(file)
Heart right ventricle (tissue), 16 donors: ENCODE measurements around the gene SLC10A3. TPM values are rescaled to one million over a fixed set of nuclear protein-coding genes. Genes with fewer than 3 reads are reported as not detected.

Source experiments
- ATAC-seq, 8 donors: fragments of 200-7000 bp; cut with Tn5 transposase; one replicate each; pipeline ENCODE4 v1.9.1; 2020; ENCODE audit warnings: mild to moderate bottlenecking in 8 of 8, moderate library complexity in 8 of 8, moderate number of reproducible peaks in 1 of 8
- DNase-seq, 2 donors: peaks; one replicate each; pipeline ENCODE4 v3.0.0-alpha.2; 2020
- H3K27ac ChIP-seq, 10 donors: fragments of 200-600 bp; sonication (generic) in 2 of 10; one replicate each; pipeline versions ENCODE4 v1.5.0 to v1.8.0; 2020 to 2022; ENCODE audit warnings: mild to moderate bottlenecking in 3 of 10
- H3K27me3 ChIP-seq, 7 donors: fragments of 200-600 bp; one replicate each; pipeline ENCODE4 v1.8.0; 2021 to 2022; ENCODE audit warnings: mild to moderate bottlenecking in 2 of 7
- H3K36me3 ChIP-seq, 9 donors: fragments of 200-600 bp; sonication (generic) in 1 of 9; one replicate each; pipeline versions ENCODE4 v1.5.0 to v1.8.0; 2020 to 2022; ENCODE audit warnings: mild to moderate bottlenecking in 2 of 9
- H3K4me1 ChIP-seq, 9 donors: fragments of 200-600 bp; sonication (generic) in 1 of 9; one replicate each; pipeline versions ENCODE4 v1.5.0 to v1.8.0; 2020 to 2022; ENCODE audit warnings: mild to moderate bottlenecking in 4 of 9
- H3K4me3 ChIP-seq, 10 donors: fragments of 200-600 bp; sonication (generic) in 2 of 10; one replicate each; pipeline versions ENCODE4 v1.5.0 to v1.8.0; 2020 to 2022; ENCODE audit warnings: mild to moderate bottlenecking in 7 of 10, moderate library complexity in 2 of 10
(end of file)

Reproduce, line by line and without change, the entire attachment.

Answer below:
Heart right ventricle (tissue), 16 donors: ENCODE measurements around the gene SLC10A3. TPM values are rescaled to one million over a fixed set of nuclear protein-coding genes. Genes with fewer than 3 reads are reported as not detected.

Source experiments
- ATAC-seq, 8 donors: fragments of 200-7000 bp; cut with Tn5 transposase; one replicate each; pipeline ENCODE4 v1.9.1; 2020; ENCODE audit warnings: mild to moderate bottlenecking in 8 of 8, moderate library complexity in 8 of 8, moderate number of reproducible peaks in 1 of 8
- DNase-seq, 2 donors: peaks; one replicate each; pipeline ENCODE4 v3.0.0-alpha.2; 2020
- H3K27ac ChIP-seq, 10 donors: fragments of 200-600 bp; sonication (generic) in 2 of 10; one replicate each; pipeline versions ENCODE4 v1.5.0 to v1.8.0; 2020 to 2022; ENCODE audit warnings: mild to moderate bottlenecking in 3 of 10
- H3K27me3 ChIP-seq, 7 donors: fragments of 200-600 bp; one replicate each; pipeline ENCODE4 v1.8.0; 2021 to 2022; ENCODE audit warnings: mild to moderate bottlenecking in 2 of 7
- H3K36me3 ChIP-seq, 9 donors: fragments of 200-600 bp; sonication (generic) in 1 of 9; one replicate each; pipeline versions ENCODE4 v1.5.0 to v1.8.0; 2020 to 2022; ENCODE audit warnings: mild to moderate bottlenecking in 2 of 9
- H3K4me1 ChIP-seq, 9 donors: fragments of 200-600 bp; sonication (generic) in 1 of 9; one replicate each; pipeline versions ENCODE4 v1.5.0 to v1.8.0; 2020 to 2022; ENCODE audit warnings: mild to moderate bottlenecking in 4 of 9
- H3K4me3 ChIP-seq, 10 donors: fragments of 200-600 bp; sonication (generic) in 2 of 10; one replicate each; pipeline versions ENCODE4 v1.5.0 to v1.8.0; 2020 to 2022; ENCODE audit warnings: mild to moderate bottlenecking in 7 of 10, moderate library complexity in 2 of 10